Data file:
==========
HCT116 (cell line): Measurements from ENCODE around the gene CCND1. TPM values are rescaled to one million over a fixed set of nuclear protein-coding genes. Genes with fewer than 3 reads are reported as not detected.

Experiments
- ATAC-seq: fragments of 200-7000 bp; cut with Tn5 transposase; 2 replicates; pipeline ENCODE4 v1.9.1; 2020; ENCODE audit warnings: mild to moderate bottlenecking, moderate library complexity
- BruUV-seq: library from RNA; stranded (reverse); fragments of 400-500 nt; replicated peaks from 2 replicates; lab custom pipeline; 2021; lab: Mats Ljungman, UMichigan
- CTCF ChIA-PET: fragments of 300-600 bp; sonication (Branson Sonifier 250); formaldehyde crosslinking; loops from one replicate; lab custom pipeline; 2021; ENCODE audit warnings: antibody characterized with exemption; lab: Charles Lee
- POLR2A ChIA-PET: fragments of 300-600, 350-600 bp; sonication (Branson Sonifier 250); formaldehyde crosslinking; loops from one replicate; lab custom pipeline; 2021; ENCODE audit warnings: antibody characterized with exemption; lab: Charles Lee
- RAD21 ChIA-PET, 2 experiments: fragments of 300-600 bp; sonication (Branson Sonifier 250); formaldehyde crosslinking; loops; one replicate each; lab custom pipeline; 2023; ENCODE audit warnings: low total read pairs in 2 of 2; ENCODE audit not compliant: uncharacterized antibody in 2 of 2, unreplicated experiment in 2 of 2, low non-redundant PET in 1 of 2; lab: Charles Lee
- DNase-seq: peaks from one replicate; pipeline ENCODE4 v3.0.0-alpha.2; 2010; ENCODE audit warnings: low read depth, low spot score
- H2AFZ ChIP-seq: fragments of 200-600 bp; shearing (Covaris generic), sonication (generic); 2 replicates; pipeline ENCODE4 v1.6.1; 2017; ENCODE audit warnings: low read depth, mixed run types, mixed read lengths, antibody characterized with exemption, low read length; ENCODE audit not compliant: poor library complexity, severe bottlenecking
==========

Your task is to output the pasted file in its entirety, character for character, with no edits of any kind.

HCT116 (cell line): Measurements from ENCODE around the gene CCND1. TPM values are rescaled to one million over a fixed set of nuclear protein-coding genes. Genes with fewer than 3 reads are reported as not detected.

Experiments
- ATAC-seq: fragments of 200-7000 bp; cut with Tn5 transposase; 2 replicates; pipeline ENCODE4 v1.9.1; 2020; ENCODE audit warnings: mild to moderate bottlenecking, moderate library complexity
- BruUV-seq: library from RNA; stranded (reverse); fragments of 400-500 nt; replicated peaks from 2 replicates; lab custom pipeline; 2021; lab: Mats Ljungman, UMichigan
- CTCF ChIA-PET: fragments of 300-600 bp; sonication (Branson Sonifier 250); formaldehyde crosslinking; loops from one replicate; lab custom pipeline; 2021; ENCODE audit warnings: antibody characterized with exemption; lab: Charles Lee
- POLR2A ChIA-PET: fragments of 300-600, 350-600 bp; sonication (Branson Sonifier 250); formaldehyde crosslinking; loops from one replicate; lab custom pipeline; 2021; ENCODE audit warnings: antibody characterized with exemption; lab: Charles Lee
- RAD21 ChIA-PET, 2 experiments: fragments of 300-600 bp; sonication (Branson Sonifier 250); formaldehyde crosslinking; loops; one replicate each; lab custom pipeline; 2023; ENCODE audit warnings: low total read pairs in 2 of 2; ENCODE audit not compliant: uncharacterized antibody in 2 of 2, unreplicated experiment in 2 of 2, low non-redundant PET in 1 of 2; lab: Charles Lee
- DNase-seq: peaks from one replicate; pipeline ENCODE4 v3.0.0-alpha.2; 2010; ENCODE audit warnings: low read depth, low spot score
- H2AFZ ChIP-seq: fragments of 200-600 bp; shearing (Covaris generic), sonication (generic); 2 replicates; pipeline ENCODE4 v1.6.1; 2017; ENCODE audit warnings: low read depth, mixed run types, mixed read lengths, antibody characterized with exemption, low read length; ENCODE audit not compliant: poor library complexity, severe bottlenecking